"The newsletter of the Comparative Gastroenterology Society"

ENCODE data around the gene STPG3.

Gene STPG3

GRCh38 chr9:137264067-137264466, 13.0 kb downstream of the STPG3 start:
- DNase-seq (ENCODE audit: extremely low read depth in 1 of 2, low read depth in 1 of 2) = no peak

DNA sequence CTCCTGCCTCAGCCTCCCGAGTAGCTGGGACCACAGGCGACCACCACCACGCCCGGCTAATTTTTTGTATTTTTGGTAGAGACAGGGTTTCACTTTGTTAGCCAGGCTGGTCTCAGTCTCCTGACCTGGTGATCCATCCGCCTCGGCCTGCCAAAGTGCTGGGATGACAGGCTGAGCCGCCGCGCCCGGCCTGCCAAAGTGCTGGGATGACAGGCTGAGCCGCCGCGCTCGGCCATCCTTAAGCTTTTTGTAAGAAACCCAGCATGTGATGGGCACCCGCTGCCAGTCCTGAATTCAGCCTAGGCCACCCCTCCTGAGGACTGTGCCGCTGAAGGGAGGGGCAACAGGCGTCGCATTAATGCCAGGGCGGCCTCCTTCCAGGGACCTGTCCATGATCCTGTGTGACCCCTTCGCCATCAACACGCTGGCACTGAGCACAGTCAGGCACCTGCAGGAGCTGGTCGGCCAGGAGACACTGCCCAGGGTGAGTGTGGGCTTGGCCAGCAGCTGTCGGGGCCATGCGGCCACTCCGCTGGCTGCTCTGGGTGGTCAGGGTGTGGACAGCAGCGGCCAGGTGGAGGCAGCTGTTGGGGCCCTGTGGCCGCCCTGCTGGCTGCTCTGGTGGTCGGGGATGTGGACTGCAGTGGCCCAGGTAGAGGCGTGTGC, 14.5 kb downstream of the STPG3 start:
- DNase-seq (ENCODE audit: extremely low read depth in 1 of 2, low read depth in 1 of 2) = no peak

CGS Viewpoints 2004 Gastrointestinal Viewpoints Spring Edition, 2004 THE NEWSLETTER OF THE SPECIAL REPORT COMPARATIVE GASTROENTEROLOGY Report from the AGA PhD/MD, PhD/DVM Committee - submitted by Robert J. Washabau, VMD, PhD - SOCIETY The Committee sponsored one session at the 2004 Digestive Disease Week in New Orleans: Stem Cell and Hepatocyte Transfer: Separating the Hype from Reality. Papers were presented by Lola Reid (“Hepatic stem cells and the future of cell therapies”), Sanjeev Gupta (“Liver-derived stem cells”), and Jeffrey Gordon (“Epithelial progenitor group”). The Committee also sponsored the 1st Graduate Student Development Reception and Poster Session at DDW. The Inside… session was designed to recognize talented students who submitted exceptional abstracts to AGA. The AGA is committed to fostering the development of the next generation of SPECIAL REPORT .................... 1 outstanding gastrointestinal researchers. SPOTLIGHT .............................. 2 I am completing my final year of appointment on the PhD/MD, PhD/DVM Committee. I’m pleased to announce that Dr. Jim Fox of the Division of Comparative Medicine at M.I.T. has been NEWS & ANNOUNCEMENTS . 5 appointed as my replacement on this Committee. As a Department Chairman at M.I.T., Jim has a long and successful UPCOMING EVENTS .............. 5 track record of recruiting veterinarians to gastrointestinal research, and Jim will be an excellent advocate for veterinarians QUESTION: .............................. 6 on this committee. My best wishes to Jim. Individuals interested in serving on this Committee in the future should contact Dr. Jim Fox (email@example.com) or Dr. Jim Anderson (JAndersn@med.unc.edu), Chair of the Committee. A second veterinary position on this Committee may be opening up in the next 12 months. An AGA Strategic Planning Committee has recommended the re-charging of this Committee as a Task Force function. The Task Force will have five (5) specific charges: (continued on next page…) 1) Determine and specifically evaluate attitudes Visit the following websites to learn more about of PhDs and basic scientists in GI research to our new representative, Dr. Jim fox: AGA and how well it meets their needs; Faculty webpage at M.I.T Biological Engineering: 2) Recommend adjustments to existing programs http://web.mit.edu/be/people/fox.htm and propose new programs that would make membership in AGA more attractive to PhDs and Research group webpage at M.I.T.: basic scientists; http://web.mit.edu/be/people/fox.htm 3) Recommend adjustments to existing programs and propose new programs that would put AGA publications, educational and scientific programs and activities at the forefront of relevant science; 4) Recommend to the Governing Board appropriate mechanisms and structures to assure continuity and appropriate consideration for the recommendations within AGA; 5) Develop its recommendations into a comprehensive report for the Governing Board. Spotlight The following is the editor’s synopsis of a poster submitted by Tony Buffington. The poster was presented at The Ohio State University, College of Veterinary medicine Research day. Thank you Tony for the submission and the chance to know more about your research interests and efforts. DAS- AGA Task Force on PhDs and editor Basic Scientists Hair Shed and Fecal Hair: Working Term of Task Force: June-December Investigation of the Effects of 2004 Disease (FIC) and Stress on Members: Hairball Expulsion. James Anderson, Chair James Fox, DVM Willis, P.K. and C.A. Tony Buffington D. Neil Granger, PhD Beverley Greenwood-Van Meerveld, PhD Domestic cats commonly expel hairballs, which Mrinalini C. Rao, PhD is widely accepted as a normal behavior by many Jerrold R. Turner, MD, PhD veterinary professionals and cat owners. The fact that hairballs are common, however, does not imply that they are normal. Hairball expulsion could be related to variable combinations of increased shedding (particularly in long-haired cats), increased normal or displacement grooming behavior, and underlying gastrointestinal dysmotility. Currently, there is no veterinary medical literature reporting investigations of the (continued on next page…) CGS Viewpoints 2004 etiology, pathophysiology or treatment of 170g (1 can) of wet maintenance cat food on the hairballs in cats. following morning (day 15) and care for the cats as they normally would. Because the cats had There is increasing evidence in the literature for a become accustomed to being cared for by the central neural contribution to many disease author each day and had become acclimated to processes in cats1, and in a spectrum of the use of clay litter, it was expected that the dermatological disorders.2 Recently published abrupt change in litter substrate, coupled with the studies in mice show alterations of hair follicle abrupt change of caretaker would constitute a cycling and inflammatory changes in the hair significant stressor for the cats. follicle environment as a result of exposure to repeated sonic stress.3,4 3-Day Post-Stress Evaluation. On day 16 the author resumed all care of the cats for a three-day These studies describe a pathophysiological period, repeating all measurements and mechanism that might explain telogen effluvium observations. as a result of animal responses to environmental stressors. This evidence suggests the possibility Abbreviated Results: that one possible cause of a high frequency of Although no differences in HSS or hair hairball expulsion could be part of the animal’s excreted in feces were identified between stress response to prolonged or repeated exposure control and FIC cats, stress resulted in a to environmental stressors. To begin to significant increase (paired t-test) in the investigate the effects of disease (FIC) and stress quantity of hair excreted in the feces of cats in on hairball expulsion, we measured the amount of both groups (See Figure 1 below). hair shed and in the feces of cats under basal and In the cats with FIC, cats with HSS 3 excreted stressed conditions. significantly more hair than did cats with HSS 1, although neither of these were different Abbreviated Methods: Ten neutered male and from cats with HSS 2. In control cats, there female cats; 6 (domestic) short haired (SH), 4 was a trend toward increasing hair in the feces long haired (LH; 3 domestic long haired, 1 with increasing HSS (See Figure 2 on next Himalayan) between the ages of 2 and 7 years page). were included in the study. Five of the cats; 2 LH No association between the length of the hair and 3 SH were previously diagnosed with Feline coat and the amount of hair shed or excreted Interstitial Cystitis (FIC) on the basis of history in the feces hair was identified. (presence of intermittent, antibiotic unresponsive (continued on next page…) hematuria), urinalysis, cystoscopy, and an ACTH stimulation test. Five other cats; 3 SH and 2 LH Figure 1. (1 Himalayan) were used as controls. Effect of Stress on Hair in Feces Hair Shed Scale (HSS). The amount of hair each 200 cat shed was estimated by the author on a daily P=0.01 P=0.03 mg Hair/gm feces basis using a qualitative three-point scale. Stressor. On the last day (day 14) of the baseline 100 period, all cats were cared for as usual with the exception that the litter was abruptly switched back to 100% wood chip litter substrate. Instructions were left with the university 0 laboratory animal care attendants to feed each cat FIC-NS FIC-S H-NS H-S 60g (1/2 cup) of dry maintenance cat food or Group Effect of Stress on Hair in Feces 200 P=0.01 P=0.03 s Figure 2. Hair excreted by Hair Shed Scale (HSS) in cats with FIC (F) and Control cats (C). References cited: 1. Buffington, C. A. T.: External and Internal Data 3 Influences on Disease Risk in Cats. Journal of the 450 P=0.02 P=0.06 American Veterinary Medical Association, 220: mg dry hair/gm dry feces 400 350 994, 2002 300 2. Koo, J. Y. M., Lee, C. S.: Psychocutaneous 250 200 Medicine. New York: Marcel Dekker, p. 477, 150 2003 100 50 3. Arck, P. C., Handjiski, B., Hagen, E. et al.: 0 Indications for a brain-hair follicle axis: -50 F1 F2 F3 C1 C2 C3 inhibition of keratinocyte proliferation and up- Hair Shed regulation of keratinocyte apoptosis in telogen hair follicles by stress and substance P. FASEB J, 15: U54, 2001 F1<F3, P<0.05 4. Arck, P. C., Handjiski, B., Peters, E. M. J. et Discussion: The main findings of this study are al.: Stress inhibits hair growth in mice by the identification of theData 3 a positive relationship induction of premature catagen development and P=0.02 P=0.06 450 hair shed and hair in the feces, between mg dry hair/gm dry feces 400 deleterious perifollicular inflammatory events via particularly in cats with FIC, and the significant neuropeptide substance P-dependent pathways. 350 increase in the amount of hair shed in the feces of 300 American Journal of Pathology, 162: 803, 2003 control cats and cats with FIC after a mild both 250 200 This was observed despite the stressor. If you’d like to know more about this work and 150 insensitivity of the HSS itself in this small 100 Tony’s research interests, check out the sample. The relative contribution of increased 50 following web pages: hair shedding and increased grooming was not 0 determined. -50 F1 F2 F3 C1 C2 C3 Faculty web page: http://www.vet.ohio- Hair Shed state.edu/docs/ClinSci/sam/people/faculty/buffing We were unable to identify a relationship ton.html between hair coat length and HSS or hair The Nutrition Support Service: excreted inF1<F3, P<0.05 the feces in either control cats or cats http://www.nssvet.org/ with FIC. Although a larger sample size would be necessary to investigate these relationships UCLA Center for Neurovisceral Sciences and further, no trend was observed. There also did Women’s Health member web page: not appear to be a relationship between the HSS http://ibs.med.ucla.edu/Bios/BuffingtonT.htm or amount of hair in the feces and the effect of Interstitial Cystitis Association web page: stress on either parameter. http://www.ichelp.com/research/BuffingtonICIBS Study.html The only episodes of vomiting were observed in the cats with FIC, and 3 of the 5 cats studied were affected. These episodes did not appear to be correlated with the period of induced stress, or with the HSS or amount of hair excreted in the feces. This result suggests that the hair may have been contained in vomitus produced by other emetic mechanisms rather than having been a cause per se, although this hypothesis will have to be explored in future studies. CGS Viewpoints 2004 now being determined, and the recognition of News & Announcements subtle abnormalities is quite challenging. Although a number of criteria can be applied in the examination of biopsy specimens, the interpretation by the pathologist is often quite subjective. Discrepancies in biopsy reports between different pathologists are surprisingly common (see, for example, Willard MD et al. Interobserver variation among histopathologic Call For Abstracts: evaluations of intestinal tissues from dogs and The 2004 CRWAD meeting will be held cats. J. Amer. Vet. Med. Assoc. 2002; 220: 1177- November 14 - 16, at the Congress Hotel, 1182.) Consequently, several groups (including Chicago, Illinois. the Comparative Gastroenterology Society, European Society for Comparative DEADLINE FOR ELECTRONIC ABSTRACT Gastroenterology, American College of RECEIPT - August 14, 2004. Veterinary Internal Medicine, and European CHECK LIST REQUIREMENTS FOR College of Veterinary Internal Medicine) have ABSTRACT FORMAT AND SUBMISSION and called for national and international efforts to the ON-LINE FORM are available on the standardize the histologic evaluation of the CRWAD website at: gastrointestinal tract of cats and dogs. The recent efforts of the WSAVA Liver Standardization http://www.cvmbs.colostate.edu/microbiology/cr Group have provided additional impetus and wad/authinst.htm urgency to the need for standardization of the primary disorders of the gastrointestinal tract. CGS Bylaws Updated Specific Aims: The aim of this endeavor is to obtain a world-wide standard for the histological The membership recently approved updates to evaluation of the gastrointestinal tract of cats and our bylaws. You may view the bylaws at the dogs. With the support of the WSAVA, the following CGS website: Gastrointestinal Standardization Group proposes to develop a standardized histologic evaluation http://www.vetmed.wsu.edu/org_cgs/About%20C system that will be applied to companion animal GS/by_laws/by_laws.htm gastroenterologic disorders. Standardization will yield several obvious benefits including increased uniformity in the diagnosis of disease, staging of Upcoming events disease, and the subsequent development of controlled clinical trials for the treatment of gastrointestinal disorders. World Small Animal Veterinary Association (WSAVA) Membership: The Group is composed of Gastrointestinal Standardization Group internationally recognized scientists in companion animal gastroenterology: - submitted by Robert J. Washabau, VMD, PhD - Dr. Thomas Bilzer, University of Dusseldorf (Germany), Pathology Background: Gastrointestinal diagnosis in Dr. Michael Day, University of Bristol companion animals has been fraught with many (England), Pathology difficulties, particularly in the histologic interpretation of gastrointestinal biopsies. What (continued on next page…) constitutes normal intestinal morphology is only Dr. Grant Guilford, Massey University (New Zealand), Internal Medicine Dr. Edward Hall, University of Bristol (England), Internal Medicine Dr. Albert Jergens, Iowa State University (USA), Internal Gastrointestinal Viewpoints Medicine Published and distributed by The Comparative Dr. Joanne Mansell, Texas A & M University (USA), Gastroenterology Society Pathology Dr. Takeo Minami, Histo-Vet, Pet-Vet, Yokohama (Japan), Pathology CGS Officers Dr. Brian Wilcock, University of Guelph/HistoVet Frank M. Andrews (Canada), Pathology President Dr. Robert Washabau, University of Pennsylvania (USA), Keith Richter Internal Medicine – convener President-Elect Dr. Michael Willard, Texas A & M University (USA), Kenny Simpson Internal Medicine Immediate Past-President Meetings: The inaugural meeting of the Standardization Group Joerg M. Steiner will be held on June 8 & 9 in St. Paul, Minnesota on the Secretary-Treasurer occasion of the ACVIM Forum (in Minneapolis). Preliminary David Twedt findings of the Group will be reported at the Comparative Jane Armstrong Gastroenterology Society (CGS) luncheon meeting, Liver Study At-Large Directors Group (LSG) meeting, and Endoscopy Special Interest Group (SIG) meeting. Future meetings of the Group will be organized to Submit change of address to: coincide with the ECVIM Congress, BSAVA Congress, and Dr. Joerg M. Steiner ACVIM Forum. Secretary-Treasurer, CGS College of Vet Med Sponsorship: The Group’s efforts are supported by the WSAVA, Texas A&M University an organization with over 65,000 members from 65 member College Station, TX 77843-4474 associations, and Hill’s Pet Nutrition, a global leader in pet Or email firstname.lastname@example.org nutrition. Submit newsletter contributions to the editor: Dr. David A. Schneider Question: Editor, GI Viewpoints Dept. of VCAPP Can you Wegner Hall, Room 205 guess what Pullman, WA 99164-6520 is labeled Or email email@example.com green in this 40X image The newsletter is also available of myenteric at the CGS website: neurons www.vetmed.wsu.edu/org_cgs/ (red) from the small intestine of a sheep? Unpublished observation provided by Pawel Jankowski & David A. Schneider (without transfer of ownership).